and with that

a return of the self-esteem.

Allow me to take an additional homiletical leap.

The poverty spoken by Isaiah and proclaimed by Jesus

is also the poverty in our lives

that is the result of our sinful behavior.

When we plow through life

with a boat of our repeated transgressions

we leave in our wake

people we’ve hurt, harmed, and wounded.

Good news to the poor

is restoration of relationships,

beginning with our repentance,

culminating with our forgiveness.

Good news to the poor

restores us with one another

and with our God.

Jesus had been anointed for a purpose;

to proclaim release to the captives.

This is not a get out of jail free card

to true offenders.

Captives at the time of Jesus

were those in prison

who couldn’t pay their taxes,

terribly inflated taxes,

to support the Emperor’s foreign legions.

Those in prison

included protesters, intellectuals,

students, freethinkers;

anyone who the government

deemed undesirable were

penciled to the black list.

Captives in a system

with ancient jurisprudence

were considered guilty before being tried

were delayed due process

and were denied appeal.

Get thrown in prison

and it was the end of the line.

Allow me to take another homiletical leap.

Release to captives goes beyond physical incarceration.

We are captives to our original sin;

repeatedly bombarded with temptation to

sin some more.

Our primal instincts lead us to do terrible things

and to concoct elaborate justification for our behavior.

Jesus proclaims release to captives

from a synagogue in Galilee

but he makes it happen

on a cross in Jerusalem.

Jesus had been anointed for a purpose;

for the recovery of sight to the blind.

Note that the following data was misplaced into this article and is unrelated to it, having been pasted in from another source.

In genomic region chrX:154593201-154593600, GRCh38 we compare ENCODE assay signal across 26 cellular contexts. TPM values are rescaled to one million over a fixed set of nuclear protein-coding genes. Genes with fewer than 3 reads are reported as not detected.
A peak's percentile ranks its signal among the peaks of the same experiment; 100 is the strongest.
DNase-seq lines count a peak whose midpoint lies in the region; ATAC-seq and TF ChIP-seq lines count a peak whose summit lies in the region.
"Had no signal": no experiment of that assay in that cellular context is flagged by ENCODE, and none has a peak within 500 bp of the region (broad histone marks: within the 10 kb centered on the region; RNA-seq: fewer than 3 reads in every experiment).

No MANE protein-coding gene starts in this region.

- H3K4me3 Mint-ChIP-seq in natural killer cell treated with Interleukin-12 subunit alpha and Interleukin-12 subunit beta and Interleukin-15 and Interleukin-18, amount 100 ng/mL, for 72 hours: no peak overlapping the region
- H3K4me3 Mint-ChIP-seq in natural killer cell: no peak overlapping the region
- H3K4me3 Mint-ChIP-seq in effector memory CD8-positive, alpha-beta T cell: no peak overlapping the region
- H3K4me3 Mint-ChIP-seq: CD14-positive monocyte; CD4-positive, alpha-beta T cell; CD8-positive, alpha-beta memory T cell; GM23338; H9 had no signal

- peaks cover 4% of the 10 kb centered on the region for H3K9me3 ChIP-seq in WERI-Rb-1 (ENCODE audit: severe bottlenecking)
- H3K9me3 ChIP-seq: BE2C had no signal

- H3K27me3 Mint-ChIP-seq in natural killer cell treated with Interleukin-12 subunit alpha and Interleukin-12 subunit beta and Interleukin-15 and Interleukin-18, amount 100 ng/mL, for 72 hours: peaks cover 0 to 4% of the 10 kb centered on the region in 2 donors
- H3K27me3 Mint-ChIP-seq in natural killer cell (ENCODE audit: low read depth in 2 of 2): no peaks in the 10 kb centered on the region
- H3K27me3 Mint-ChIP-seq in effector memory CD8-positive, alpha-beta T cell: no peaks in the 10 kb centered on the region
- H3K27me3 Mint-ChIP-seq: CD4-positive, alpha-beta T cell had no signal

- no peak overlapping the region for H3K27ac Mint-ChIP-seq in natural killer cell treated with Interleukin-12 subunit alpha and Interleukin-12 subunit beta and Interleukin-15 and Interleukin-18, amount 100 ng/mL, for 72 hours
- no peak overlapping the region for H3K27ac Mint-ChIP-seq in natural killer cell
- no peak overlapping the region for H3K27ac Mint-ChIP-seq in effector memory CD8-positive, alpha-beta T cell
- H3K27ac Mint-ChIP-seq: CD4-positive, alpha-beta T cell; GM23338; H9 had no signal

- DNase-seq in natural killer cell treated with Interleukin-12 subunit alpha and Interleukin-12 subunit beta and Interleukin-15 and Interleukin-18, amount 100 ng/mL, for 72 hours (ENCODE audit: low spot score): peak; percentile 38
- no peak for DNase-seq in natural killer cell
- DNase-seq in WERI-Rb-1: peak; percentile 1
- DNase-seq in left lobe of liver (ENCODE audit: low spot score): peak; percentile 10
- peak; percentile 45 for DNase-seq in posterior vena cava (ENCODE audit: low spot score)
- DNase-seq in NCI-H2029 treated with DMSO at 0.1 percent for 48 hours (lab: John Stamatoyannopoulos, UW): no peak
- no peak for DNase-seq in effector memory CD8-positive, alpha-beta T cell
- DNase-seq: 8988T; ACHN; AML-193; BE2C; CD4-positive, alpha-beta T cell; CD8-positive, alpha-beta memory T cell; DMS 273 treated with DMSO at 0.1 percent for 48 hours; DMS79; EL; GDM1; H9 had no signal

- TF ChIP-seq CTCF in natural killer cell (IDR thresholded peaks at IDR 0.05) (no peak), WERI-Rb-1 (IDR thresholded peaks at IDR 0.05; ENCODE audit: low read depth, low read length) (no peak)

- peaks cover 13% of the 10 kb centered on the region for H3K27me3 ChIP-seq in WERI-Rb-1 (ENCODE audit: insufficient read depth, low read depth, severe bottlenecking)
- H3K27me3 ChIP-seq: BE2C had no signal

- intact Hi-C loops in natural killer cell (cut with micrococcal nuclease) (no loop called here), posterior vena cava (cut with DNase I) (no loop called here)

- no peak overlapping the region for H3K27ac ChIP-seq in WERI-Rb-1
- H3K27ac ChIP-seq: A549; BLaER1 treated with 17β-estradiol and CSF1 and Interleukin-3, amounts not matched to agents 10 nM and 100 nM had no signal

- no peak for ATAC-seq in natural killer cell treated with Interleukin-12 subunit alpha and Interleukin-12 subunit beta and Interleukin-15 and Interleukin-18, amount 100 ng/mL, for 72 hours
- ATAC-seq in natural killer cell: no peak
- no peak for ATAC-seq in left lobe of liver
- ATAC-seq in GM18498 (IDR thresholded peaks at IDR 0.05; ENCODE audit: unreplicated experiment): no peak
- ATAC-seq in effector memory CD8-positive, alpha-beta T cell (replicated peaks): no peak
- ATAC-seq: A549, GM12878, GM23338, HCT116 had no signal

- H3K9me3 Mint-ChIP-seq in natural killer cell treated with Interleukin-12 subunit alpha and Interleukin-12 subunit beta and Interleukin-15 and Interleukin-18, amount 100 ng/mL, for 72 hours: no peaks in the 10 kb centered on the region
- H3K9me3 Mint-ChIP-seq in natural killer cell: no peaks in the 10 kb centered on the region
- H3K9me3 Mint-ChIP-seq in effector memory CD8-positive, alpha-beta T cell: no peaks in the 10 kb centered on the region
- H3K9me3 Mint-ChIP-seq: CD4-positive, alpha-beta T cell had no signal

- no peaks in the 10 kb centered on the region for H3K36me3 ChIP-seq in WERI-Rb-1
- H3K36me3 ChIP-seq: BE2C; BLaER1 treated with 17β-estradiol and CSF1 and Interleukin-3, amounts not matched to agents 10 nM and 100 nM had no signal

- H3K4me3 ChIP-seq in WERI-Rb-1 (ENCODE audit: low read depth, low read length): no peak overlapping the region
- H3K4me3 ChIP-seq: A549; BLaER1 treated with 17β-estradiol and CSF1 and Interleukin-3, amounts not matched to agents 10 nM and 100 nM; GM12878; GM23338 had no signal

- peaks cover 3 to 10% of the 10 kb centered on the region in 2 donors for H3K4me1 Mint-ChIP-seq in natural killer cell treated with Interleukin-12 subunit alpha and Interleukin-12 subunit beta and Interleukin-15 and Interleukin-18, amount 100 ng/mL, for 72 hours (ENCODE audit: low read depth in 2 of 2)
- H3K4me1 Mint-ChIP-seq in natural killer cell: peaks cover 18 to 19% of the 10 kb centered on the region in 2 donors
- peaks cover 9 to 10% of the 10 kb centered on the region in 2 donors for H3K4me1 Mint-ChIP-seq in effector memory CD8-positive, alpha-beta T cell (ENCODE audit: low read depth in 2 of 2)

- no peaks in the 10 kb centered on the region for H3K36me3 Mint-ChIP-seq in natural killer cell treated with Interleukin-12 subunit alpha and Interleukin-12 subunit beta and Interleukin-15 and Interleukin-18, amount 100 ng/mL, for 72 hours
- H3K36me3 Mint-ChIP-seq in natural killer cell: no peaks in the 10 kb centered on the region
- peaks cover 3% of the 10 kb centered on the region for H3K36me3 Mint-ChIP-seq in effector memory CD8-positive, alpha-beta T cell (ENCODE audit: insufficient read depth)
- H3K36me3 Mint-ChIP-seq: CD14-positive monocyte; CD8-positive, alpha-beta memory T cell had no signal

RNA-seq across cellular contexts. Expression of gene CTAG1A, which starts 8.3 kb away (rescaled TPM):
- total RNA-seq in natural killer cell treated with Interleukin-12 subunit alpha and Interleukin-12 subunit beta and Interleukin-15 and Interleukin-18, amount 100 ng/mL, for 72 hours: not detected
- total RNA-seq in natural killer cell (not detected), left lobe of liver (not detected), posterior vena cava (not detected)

Yes, Jesus worked miracles,

spitting on some dirt

and spreading the mud on eyes,

to give sight to the blind.

For those individuals,

sight was as good as salvation-

from a life of begging,

being considered unclean,

and from exclusion in the community.

Each miracle served to point to

a larger truth

related to the loving benevolence

of a just God.

But blindness also includes

those who can not see the truth,

who can not see

where God is leading them.

Blindness is a metaphor

for Biblical literalist,

who fail to recognize

and understand its deeper

and rich themes.

As the living Word,

Jesus comes to reveal

the Word,

to a world

longing for its every meaning.

Jesus had been anointed for a purpose;

to proclaim the year of the Lord’s favor!

Once every 50,

according to Jewish wisdom,

the Jubilee was to be celebrated,

forgiving all debt, and releasing all mortgages,

as a means to remember

the Lord’s benevolent gift

of a promised land

to wandering, chosen Hebrews

(see Leviticus 25:1).

The Spirit that anointed Jesus

is the same Spirit that filled Jesus with power

to go home

and proclaim the word

before his harshest critics,

his own family and childhood friends.

The elimination of

poverty and prison,

the giving of sight to the blind

and the forgiveness of all debts

would not set well with the status quo.

Any personal anxiety he may have had

returning and speaking to his hometown crowd,

pales in comparison to the fact that

Jesus meant to change the world,

and doing so, would expose him

to far greater risks,

including his own death

like a common criminal.

“And he rolled up the scroll,

gave it back to the attendant,

and sat down.

The eyes of all in the synagogue

were fixed on him.

Then he began to say to them,

‘Today this scripture

has been fulfilled in your hearing.’”

(Luke 4:20-21)

Amen.